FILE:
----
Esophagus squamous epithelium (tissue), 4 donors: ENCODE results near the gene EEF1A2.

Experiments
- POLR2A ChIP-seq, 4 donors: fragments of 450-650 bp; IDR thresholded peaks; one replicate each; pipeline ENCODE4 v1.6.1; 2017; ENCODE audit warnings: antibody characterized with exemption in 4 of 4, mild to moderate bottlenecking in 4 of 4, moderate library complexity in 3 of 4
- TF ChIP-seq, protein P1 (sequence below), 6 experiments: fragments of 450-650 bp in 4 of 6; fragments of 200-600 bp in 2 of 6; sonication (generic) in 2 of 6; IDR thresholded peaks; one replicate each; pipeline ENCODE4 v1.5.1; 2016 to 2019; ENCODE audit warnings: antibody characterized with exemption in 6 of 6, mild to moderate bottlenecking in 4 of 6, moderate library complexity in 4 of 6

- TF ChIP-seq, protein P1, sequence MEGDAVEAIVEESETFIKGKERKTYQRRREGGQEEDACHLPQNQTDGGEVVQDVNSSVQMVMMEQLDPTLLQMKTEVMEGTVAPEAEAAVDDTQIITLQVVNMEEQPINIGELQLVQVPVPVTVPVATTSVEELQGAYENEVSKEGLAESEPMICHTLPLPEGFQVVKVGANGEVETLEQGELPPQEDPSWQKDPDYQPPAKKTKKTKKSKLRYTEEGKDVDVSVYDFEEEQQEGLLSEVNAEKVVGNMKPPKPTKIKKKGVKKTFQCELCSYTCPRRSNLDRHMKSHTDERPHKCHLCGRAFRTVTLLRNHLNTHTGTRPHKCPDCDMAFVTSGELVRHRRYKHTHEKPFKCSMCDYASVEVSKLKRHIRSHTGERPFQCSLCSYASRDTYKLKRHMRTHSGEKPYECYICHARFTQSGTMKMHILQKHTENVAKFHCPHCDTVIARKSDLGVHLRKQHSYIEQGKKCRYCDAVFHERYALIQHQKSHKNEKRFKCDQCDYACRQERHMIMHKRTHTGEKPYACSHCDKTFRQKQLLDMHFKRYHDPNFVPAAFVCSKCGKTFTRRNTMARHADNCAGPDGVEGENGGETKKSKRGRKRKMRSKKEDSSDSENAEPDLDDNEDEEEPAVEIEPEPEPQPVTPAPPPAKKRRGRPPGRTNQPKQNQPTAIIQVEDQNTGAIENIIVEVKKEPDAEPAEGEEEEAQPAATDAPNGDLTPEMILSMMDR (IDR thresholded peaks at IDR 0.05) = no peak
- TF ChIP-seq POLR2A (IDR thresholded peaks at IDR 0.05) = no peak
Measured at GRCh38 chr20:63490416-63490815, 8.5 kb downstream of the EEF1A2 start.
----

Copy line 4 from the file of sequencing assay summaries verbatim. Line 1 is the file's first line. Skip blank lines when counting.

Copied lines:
- TF ChIP-seq, protein P1 (sequence below), 6 experiments: fragments of 450-650 bp in 4 of 6; fragments of 200-600 bp in 2 of 6; sonication (generic) in 2 of 6; IDR thresholded peaks; one replicate each; pipeline ENCODE4 v1.5.1; 2016 to 2019; ENCODE audit warnings: antibody characterized with exemption in 6 of 6, mild to moderate bottlenecking in 4 of 6, moderate library complexity in 4 of 6